From the 1st June 2018 onwards, developers have been able to apply for permission in principle for small-scale residential developments as an alternative to obtaining full planning permission. The permission in principle route comprises two stages; the first helps to establish whether a site is suitable for residential development, whilst the second (“technical details consent”) stage is the point at which there is an assessment of the detailed development proposals. If successful, a developer will need to follow up the permission in principle within three years by making an application for technical details consent, which will include detailed design considerations.

The concept of permission in principle was originally introduced in the Housing and Planning Act 2016. It is believed that this new concept will provide more certainty to developers over the principle of a proposed development in terms of land use, location and amount of development, without the need to spend money or resources on making a full planning application.

The hope is that increasing certainty at the earliest stages of the development process will have huge benefits in terms of encouraging more small developers to undertake their own projects. It is also thought that permission in principle will help to alleviate delays as the negotiation of conditions is often the most time-consuming element of the planning process.

In response, a recent study by the Royal Town Planning Institute (RTPI) has indicated that attaching automatic planning permission to housing land in this way would have limited impact in regards to an increase in the supply of new homes. Research into this new route has also revealed that interviewees from a wide range of professions, including planners, surveyors, developers, financiers and built environment experts were unsure what benefits would emerge.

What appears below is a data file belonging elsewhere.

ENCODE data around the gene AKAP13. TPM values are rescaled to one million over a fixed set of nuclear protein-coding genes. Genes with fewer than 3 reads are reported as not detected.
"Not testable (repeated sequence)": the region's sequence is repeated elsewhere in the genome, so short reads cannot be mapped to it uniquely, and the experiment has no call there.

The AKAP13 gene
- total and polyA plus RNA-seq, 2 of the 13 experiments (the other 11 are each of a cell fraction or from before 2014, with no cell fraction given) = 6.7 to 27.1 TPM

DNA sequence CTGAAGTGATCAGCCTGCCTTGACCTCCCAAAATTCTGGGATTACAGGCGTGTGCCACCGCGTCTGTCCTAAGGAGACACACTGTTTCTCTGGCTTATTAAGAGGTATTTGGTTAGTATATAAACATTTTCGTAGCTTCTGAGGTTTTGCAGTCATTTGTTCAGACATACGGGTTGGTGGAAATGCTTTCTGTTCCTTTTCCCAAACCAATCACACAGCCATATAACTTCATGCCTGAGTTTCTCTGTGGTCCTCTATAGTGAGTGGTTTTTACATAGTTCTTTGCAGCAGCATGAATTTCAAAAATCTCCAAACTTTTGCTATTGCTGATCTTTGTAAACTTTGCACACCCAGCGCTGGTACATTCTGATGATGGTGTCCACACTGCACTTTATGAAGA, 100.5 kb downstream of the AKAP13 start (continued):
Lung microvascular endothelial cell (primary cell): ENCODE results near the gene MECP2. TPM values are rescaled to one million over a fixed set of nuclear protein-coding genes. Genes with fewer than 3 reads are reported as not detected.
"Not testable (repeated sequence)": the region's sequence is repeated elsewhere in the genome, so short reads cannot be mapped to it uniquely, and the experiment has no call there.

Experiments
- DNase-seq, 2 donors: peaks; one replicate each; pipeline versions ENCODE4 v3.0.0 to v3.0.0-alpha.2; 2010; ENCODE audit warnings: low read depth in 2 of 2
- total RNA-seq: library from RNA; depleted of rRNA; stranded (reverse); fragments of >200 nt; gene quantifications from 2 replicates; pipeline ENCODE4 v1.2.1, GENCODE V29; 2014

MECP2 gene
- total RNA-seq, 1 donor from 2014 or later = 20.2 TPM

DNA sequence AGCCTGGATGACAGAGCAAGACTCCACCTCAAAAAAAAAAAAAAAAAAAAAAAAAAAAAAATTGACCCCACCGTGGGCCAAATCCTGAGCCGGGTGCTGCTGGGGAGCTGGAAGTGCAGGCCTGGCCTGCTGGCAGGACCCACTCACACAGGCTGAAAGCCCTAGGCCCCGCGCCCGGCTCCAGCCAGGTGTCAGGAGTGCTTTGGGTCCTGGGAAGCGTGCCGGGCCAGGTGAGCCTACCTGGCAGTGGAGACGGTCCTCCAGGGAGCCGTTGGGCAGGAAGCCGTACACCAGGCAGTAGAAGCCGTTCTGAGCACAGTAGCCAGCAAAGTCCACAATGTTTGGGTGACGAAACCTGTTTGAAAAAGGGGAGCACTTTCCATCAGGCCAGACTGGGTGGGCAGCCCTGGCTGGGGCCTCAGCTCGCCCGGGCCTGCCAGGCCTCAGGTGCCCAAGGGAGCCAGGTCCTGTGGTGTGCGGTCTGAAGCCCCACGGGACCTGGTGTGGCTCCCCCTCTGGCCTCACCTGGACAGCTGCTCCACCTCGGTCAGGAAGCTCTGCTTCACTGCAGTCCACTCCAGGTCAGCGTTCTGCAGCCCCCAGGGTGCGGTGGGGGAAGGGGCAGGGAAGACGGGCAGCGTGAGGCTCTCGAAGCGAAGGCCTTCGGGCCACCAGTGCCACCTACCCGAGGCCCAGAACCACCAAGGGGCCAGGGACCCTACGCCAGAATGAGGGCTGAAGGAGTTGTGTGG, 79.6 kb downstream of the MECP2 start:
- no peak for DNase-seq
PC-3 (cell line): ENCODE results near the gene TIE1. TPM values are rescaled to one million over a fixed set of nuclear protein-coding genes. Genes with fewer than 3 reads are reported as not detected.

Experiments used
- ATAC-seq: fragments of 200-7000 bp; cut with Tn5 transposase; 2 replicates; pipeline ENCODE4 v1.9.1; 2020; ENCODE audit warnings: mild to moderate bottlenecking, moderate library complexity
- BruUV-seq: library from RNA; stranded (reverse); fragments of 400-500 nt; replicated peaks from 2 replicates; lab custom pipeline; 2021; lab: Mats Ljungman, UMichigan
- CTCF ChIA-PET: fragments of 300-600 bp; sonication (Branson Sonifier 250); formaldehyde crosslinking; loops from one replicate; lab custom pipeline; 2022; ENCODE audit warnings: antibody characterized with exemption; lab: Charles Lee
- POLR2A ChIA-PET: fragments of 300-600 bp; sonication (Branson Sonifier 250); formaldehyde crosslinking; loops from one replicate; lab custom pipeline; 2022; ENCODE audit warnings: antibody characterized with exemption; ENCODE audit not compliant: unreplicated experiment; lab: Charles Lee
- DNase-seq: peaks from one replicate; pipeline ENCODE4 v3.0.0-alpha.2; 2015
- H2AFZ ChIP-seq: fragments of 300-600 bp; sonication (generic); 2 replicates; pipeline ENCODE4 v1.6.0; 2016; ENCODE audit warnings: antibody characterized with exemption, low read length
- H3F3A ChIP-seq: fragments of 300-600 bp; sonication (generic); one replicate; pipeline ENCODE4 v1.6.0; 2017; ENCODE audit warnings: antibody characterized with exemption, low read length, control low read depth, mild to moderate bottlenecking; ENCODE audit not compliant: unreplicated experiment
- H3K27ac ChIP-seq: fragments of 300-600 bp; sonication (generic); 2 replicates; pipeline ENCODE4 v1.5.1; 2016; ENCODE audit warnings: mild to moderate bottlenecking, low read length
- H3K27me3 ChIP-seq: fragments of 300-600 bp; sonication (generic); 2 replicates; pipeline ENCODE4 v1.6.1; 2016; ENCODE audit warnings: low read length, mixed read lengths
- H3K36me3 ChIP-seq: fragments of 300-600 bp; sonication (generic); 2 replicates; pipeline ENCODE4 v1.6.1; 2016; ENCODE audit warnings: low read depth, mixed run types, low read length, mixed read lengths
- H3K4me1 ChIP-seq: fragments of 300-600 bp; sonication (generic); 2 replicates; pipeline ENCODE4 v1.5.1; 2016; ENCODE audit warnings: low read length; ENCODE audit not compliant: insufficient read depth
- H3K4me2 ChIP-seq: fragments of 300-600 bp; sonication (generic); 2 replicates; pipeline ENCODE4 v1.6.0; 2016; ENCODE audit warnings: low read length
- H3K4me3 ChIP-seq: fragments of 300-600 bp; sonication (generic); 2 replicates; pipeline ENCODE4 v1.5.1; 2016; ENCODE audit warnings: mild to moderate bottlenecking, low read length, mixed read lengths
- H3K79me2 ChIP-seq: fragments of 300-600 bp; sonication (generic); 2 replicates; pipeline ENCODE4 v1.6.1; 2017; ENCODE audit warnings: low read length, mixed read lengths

The interviewees were also concerned about land speculation and the rise in prices of land, as well as the capacity of local authorities to effectively undertake permission in principle due to the detailed site information required to ensure there are no constraints that would prevent development.

Richard Blyth, head of policy practice and research at the RTPI, stated that there is a “delicate balance that a planning system needs to achieve between flexibility and certainty, democracy and development efficiency. It appears that while zoning-like mechanisms like permission in principle may be useful in limited cases, they would not make development significantly easier.” He concluded his statement by saying “our planning system already has various existing ways to increase certainty for developers. Local authorities should be more proactive in deploying those means”.

While there are certainly benefits to the permission in principle concept in terms of reducing delays in the system and encouraging small developers to  add to the housing supply, there are doubts as to whether there will be as much of an effect as desired.

If you are a developer and would like help with submitting a planning application under permission in principle, Fuller Long can be of assistance. Our consultants are experts in the field and have had considerable success over the years. Call 0808 164 1288 or email to speak with one of our Consultants today.